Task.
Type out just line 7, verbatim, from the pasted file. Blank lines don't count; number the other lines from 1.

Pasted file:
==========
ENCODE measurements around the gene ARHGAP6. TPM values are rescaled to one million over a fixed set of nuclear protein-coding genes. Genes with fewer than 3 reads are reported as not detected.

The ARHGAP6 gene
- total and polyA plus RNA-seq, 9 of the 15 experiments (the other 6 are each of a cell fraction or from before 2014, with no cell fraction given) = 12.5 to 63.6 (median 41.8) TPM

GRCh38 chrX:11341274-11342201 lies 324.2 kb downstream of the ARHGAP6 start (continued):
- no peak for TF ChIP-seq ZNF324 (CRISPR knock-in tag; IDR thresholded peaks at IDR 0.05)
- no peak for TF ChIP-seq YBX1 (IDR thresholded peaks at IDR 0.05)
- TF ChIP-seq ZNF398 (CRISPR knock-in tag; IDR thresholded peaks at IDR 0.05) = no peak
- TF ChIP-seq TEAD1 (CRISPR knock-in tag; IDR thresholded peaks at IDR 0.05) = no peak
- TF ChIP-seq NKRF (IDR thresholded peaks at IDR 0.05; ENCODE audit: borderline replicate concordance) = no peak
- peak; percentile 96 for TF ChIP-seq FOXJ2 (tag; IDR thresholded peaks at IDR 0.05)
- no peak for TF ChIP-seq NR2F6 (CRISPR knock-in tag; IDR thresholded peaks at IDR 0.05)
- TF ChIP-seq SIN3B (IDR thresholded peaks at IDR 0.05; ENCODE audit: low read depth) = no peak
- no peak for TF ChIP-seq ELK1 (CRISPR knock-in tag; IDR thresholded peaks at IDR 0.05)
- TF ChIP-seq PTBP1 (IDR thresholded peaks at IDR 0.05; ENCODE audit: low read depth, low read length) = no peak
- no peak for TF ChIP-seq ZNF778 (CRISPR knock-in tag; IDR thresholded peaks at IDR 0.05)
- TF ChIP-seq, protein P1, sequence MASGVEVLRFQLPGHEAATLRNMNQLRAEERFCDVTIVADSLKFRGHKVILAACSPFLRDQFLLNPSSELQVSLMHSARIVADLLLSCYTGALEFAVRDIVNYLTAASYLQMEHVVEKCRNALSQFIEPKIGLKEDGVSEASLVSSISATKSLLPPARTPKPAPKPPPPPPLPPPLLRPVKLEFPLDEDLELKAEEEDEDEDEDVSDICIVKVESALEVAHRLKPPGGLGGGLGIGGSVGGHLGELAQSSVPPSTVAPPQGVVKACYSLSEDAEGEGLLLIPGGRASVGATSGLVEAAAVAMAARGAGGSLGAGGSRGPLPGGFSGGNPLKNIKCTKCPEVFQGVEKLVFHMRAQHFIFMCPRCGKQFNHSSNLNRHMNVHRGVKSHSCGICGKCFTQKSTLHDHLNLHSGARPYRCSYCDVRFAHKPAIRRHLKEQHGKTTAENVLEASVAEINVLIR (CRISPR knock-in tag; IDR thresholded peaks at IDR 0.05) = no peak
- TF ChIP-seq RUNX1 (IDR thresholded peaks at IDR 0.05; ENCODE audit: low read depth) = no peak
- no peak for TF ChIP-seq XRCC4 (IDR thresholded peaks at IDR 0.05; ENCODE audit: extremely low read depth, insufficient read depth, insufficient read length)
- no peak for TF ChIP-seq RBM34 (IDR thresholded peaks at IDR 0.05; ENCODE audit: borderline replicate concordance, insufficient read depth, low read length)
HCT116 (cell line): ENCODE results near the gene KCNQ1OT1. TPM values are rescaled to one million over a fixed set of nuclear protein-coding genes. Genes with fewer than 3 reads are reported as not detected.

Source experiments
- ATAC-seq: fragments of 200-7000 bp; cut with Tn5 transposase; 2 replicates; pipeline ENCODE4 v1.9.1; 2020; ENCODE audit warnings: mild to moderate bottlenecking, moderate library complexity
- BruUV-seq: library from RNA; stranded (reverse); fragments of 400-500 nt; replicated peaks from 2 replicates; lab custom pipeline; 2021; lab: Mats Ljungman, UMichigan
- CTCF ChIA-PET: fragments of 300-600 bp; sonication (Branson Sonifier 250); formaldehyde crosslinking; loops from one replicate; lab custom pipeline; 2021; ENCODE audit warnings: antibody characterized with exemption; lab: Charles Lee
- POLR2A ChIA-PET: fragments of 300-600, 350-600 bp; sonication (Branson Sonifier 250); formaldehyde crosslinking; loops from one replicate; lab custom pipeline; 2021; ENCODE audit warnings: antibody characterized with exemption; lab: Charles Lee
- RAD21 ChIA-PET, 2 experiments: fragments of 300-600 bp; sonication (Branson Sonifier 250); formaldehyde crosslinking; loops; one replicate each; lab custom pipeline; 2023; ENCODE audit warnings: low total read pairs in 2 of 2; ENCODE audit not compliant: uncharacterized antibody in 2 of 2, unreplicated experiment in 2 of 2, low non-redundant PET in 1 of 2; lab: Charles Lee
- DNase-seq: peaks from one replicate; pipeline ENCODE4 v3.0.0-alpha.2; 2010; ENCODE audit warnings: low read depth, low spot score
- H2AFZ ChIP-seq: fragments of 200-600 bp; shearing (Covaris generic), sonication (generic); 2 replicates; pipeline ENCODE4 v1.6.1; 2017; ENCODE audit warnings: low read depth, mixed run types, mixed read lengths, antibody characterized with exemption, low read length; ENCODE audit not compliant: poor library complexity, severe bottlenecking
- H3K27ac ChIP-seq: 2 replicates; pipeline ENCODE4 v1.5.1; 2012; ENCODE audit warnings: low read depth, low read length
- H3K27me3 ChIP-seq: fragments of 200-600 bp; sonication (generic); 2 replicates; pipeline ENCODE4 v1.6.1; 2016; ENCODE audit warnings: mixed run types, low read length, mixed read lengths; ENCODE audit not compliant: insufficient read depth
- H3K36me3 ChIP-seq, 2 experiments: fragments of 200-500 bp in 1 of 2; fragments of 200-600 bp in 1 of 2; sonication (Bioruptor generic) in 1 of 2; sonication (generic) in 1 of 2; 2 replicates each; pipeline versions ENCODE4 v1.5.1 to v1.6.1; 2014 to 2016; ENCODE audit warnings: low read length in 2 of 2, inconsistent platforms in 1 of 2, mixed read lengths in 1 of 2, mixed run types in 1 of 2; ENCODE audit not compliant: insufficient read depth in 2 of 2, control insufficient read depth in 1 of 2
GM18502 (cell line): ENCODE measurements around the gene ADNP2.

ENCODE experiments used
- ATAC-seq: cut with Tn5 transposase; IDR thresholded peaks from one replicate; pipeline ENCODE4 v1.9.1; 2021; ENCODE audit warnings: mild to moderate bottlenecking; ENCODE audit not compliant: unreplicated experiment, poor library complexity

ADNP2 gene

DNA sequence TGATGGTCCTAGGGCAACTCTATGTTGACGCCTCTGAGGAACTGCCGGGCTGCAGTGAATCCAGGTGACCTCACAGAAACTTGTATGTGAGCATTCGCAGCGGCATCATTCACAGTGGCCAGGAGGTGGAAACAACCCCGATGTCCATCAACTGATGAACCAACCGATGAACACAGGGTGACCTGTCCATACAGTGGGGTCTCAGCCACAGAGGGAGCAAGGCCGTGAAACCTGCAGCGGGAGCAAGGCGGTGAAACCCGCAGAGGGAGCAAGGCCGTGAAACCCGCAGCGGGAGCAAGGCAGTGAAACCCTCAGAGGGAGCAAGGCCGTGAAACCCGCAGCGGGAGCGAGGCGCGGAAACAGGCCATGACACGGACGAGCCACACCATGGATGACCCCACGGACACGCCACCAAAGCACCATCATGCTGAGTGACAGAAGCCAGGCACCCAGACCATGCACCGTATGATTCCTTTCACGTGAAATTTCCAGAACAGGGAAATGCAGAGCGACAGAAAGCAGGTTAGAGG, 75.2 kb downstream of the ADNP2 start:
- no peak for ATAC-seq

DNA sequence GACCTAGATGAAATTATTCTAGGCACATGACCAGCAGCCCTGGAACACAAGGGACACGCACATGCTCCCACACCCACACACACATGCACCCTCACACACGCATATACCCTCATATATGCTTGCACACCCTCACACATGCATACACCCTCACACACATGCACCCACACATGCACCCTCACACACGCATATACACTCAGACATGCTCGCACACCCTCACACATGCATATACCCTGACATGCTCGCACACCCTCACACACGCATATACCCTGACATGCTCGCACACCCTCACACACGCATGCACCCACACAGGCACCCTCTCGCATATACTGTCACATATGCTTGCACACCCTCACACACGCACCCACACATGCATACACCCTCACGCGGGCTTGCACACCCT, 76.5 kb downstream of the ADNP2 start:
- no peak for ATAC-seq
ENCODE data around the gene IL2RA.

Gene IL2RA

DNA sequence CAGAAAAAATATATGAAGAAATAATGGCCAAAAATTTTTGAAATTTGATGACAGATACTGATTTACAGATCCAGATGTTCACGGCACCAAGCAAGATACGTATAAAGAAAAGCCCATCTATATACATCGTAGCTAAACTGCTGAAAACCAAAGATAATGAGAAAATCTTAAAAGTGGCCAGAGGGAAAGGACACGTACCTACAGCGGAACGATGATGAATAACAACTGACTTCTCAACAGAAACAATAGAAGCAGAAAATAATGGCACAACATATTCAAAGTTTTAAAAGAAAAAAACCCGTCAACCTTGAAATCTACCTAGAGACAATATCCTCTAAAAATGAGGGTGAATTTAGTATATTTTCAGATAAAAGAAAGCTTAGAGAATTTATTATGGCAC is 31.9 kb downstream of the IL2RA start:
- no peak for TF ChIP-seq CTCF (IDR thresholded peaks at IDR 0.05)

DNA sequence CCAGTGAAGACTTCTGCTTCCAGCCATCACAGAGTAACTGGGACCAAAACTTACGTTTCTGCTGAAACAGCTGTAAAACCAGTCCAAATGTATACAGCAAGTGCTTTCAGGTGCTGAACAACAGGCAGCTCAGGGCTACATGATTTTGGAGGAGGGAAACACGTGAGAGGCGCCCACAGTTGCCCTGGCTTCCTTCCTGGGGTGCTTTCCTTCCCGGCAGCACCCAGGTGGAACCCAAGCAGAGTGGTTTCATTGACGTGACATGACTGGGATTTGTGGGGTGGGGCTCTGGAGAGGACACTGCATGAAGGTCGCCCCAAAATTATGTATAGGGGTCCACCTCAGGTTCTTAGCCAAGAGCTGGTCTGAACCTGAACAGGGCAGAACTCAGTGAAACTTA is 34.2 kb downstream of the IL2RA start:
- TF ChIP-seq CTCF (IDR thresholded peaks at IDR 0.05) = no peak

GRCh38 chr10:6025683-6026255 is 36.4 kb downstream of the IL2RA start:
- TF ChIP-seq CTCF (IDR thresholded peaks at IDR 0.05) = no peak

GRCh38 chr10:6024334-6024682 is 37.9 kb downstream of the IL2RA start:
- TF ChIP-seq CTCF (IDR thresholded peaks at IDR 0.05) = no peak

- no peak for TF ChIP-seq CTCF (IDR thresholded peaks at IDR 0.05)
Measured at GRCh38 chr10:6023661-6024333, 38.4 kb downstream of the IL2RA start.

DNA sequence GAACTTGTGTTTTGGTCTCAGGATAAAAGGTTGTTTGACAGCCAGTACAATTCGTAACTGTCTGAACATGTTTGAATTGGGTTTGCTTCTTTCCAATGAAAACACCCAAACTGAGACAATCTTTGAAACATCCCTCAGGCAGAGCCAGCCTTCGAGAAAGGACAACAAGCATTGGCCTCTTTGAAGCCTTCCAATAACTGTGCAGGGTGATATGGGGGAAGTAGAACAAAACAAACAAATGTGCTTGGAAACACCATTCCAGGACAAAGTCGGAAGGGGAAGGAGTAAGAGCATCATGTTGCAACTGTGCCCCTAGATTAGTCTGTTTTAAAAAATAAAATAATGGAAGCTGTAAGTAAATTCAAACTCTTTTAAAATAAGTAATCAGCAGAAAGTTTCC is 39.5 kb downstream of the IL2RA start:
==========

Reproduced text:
- TF ChIP-seq ZNF398 (CRISPR knock-in tag; IDR thresholded peaks at IDR 0.05) = no peak